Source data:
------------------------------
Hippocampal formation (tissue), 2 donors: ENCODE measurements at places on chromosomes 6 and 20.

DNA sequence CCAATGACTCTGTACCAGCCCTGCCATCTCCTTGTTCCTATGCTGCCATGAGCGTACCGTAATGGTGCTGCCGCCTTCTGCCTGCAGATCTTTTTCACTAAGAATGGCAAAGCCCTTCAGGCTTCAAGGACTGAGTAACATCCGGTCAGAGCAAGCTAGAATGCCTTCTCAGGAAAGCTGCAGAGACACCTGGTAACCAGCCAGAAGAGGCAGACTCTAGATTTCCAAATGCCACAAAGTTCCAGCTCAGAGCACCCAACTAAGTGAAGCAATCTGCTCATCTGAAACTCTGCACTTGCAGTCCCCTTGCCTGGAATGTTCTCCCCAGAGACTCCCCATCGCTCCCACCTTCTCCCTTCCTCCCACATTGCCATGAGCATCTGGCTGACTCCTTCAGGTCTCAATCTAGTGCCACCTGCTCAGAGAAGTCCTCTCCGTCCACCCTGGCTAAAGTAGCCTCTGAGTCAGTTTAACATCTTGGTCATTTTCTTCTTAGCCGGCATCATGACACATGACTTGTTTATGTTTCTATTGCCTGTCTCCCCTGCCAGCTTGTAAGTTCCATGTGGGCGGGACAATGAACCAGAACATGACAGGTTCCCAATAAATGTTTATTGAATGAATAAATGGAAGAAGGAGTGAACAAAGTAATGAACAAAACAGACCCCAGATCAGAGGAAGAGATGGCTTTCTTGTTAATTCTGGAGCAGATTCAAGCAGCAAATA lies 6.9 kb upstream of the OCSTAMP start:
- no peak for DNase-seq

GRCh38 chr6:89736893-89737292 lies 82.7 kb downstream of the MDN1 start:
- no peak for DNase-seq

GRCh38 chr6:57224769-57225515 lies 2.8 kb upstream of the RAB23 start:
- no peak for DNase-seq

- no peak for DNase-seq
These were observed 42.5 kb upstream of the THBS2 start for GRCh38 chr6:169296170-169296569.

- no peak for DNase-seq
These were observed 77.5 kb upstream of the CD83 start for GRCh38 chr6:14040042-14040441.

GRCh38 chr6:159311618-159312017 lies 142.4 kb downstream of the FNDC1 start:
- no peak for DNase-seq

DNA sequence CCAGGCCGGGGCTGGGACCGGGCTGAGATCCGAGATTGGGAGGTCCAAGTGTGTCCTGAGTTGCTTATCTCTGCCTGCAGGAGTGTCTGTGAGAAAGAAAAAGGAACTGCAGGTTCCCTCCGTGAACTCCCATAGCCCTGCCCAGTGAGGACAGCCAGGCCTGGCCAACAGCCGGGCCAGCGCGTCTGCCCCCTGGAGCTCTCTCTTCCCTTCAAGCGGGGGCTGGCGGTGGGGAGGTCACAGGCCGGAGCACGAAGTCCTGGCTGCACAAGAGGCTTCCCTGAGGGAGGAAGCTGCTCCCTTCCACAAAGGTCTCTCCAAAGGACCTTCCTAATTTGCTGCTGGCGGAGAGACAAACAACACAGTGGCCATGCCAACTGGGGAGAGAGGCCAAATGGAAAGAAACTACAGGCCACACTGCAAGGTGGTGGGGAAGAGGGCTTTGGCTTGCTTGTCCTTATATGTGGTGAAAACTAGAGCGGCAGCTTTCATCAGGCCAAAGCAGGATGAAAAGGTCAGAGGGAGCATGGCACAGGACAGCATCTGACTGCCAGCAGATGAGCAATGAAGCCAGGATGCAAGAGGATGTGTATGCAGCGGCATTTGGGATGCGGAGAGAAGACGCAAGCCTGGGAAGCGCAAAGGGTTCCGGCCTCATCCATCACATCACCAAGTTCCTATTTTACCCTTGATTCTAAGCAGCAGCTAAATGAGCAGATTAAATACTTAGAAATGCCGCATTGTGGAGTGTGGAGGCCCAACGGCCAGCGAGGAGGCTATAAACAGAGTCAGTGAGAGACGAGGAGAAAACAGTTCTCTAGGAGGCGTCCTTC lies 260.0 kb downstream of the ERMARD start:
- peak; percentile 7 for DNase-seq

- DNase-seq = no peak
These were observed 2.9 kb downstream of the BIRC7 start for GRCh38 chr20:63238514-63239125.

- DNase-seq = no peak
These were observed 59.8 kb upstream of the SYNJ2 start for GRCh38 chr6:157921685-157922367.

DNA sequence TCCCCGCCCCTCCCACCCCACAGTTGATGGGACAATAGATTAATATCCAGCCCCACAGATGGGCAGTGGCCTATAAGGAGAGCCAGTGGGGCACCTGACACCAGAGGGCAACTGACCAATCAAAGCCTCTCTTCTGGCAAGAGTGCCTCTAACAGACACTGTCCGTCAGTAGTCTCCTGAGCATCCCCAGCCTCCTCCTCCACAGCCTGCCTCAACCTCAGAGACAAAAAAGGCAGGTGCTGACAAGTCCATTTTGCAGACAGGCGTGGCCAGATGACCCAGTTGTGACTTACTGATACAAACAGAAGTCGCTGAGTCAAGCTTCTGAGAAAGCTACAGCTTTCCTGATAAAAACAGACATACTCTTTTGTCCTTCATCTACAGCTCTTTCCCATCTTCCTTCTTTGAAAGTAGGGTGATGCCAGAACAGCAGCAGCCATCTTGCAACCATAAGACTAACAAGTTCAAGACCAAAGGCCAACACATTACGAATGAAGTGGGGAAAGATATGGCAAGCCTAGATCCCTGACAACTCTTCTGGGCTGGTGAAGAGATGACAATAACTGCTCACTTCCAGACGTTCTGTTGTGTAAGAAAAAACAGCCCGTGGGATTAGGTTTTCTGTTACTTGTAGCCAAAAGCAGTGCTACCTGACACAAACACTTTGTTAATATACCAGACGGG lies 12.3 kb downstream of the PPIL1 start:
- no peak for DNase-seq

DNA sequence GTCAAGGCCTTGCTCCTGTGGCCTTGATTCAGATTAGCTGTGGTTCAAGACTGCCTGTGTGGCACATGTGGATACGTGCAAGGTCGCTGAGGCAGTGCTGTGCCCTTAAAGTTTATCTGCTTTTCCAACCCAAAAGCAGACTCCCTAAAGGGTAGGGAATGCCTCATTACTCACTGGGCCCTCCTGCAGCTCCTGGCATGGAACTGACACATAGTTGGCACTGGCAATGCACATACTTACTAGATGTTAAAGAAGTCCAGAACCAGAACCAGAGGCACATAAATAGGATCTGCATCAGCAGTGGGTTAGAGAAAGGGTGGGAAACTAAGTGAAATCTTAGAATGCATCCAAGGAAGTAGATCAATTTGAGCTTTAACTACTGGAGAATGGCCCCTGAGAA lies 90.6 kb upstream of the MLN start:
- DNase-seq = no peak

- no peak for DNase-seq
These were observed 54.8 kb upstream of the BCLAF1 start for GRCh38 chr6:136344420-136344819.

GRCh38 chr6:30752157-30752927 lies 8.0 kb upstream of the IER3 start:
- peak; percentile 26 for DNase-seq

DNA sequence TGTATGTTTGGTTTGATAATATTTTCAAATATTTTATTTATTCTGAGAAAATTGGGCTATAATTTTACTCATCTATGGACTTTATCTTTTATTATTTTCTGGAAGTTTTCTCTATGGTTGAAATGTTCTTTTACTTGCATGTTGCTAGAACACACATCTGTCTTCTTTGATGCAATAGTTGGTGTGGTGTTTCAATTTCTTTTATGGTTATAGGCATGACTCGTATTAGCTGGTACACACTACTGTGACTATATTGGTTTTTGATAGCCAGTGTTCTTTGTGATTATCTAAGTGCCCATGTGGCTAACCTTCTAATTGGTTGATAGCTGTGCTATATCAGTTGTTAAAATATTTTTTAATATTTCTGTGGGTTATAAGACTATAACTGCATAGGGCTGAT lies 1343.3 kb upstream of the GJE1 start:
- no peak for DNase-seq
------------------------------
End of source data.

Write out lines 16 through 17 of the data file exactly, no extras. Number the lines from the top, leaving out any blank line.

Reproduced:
- DNase-seq = no peak
These were observed 2.9 kb downstream of the BIRC7 start for GRCh38 chr20:63238514-63239125.